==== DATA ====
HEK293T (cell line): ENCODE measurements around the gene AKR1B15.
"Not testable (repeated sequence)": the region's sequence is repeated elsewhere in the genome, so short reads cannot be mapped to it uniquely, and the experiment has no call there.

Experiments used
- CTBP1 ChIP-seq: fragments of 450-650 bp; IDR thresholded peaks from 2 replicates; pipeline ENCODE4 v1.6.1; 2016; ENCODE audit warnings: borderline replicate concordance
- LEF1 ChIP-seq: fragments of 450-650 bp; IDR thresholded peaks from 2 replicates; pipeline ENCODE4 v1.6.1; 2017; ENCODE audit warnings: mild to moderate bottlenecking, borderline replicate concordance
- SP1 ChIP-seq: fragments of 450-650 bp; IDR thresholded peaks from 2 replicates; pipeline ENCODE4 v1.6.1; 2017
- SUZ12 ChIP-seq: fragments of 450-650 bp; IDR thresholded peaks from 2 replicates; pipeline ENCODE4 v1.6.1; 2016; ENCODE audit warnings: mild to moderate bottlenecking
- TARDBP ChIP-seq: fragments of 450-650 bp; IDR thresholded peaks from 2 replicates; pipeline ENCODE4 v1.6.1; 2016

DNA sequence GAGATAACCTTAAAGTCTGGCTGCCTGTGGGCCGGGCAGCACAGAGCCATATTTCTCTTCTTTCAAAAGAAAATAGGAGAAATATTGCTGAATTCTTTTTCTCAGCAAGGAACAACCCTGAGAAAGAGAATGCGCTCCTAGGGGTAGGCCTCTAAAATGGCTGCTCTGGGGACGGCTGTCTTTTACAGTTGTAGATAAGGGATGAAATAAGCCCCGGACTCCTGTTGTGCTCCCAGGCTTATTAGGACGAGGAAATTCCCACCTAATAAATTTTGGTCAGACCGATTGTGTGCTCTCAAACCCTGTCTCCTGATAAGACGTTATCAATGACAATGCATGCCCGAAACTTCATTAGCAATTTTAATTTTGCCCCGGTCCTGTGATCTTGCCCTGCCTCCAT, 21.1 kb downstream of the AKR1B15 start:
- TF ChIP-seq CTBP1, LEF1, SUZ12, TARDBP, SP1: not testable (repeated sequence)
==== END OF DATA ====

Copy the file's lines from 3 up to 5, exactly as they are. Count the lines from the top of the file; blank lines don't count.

Experiments used
- CTBP1 ChIP-seq: fragments of 450-650 bp; IDR thresholded peaks from 2 replicates; pipeline ENCODE4 v1.6.1; 2016; ENCODE audit warnings: borderline replicate concordance
- LEF1 ChIP-seq: fragments of 450-650 bp; IDR thresholded peaks from 2 replicates; pipeline ENCODE4 v1.6.1; 2017; ENCODE audit warnings: mild to moderate bottlenecking, borderline replicate concordance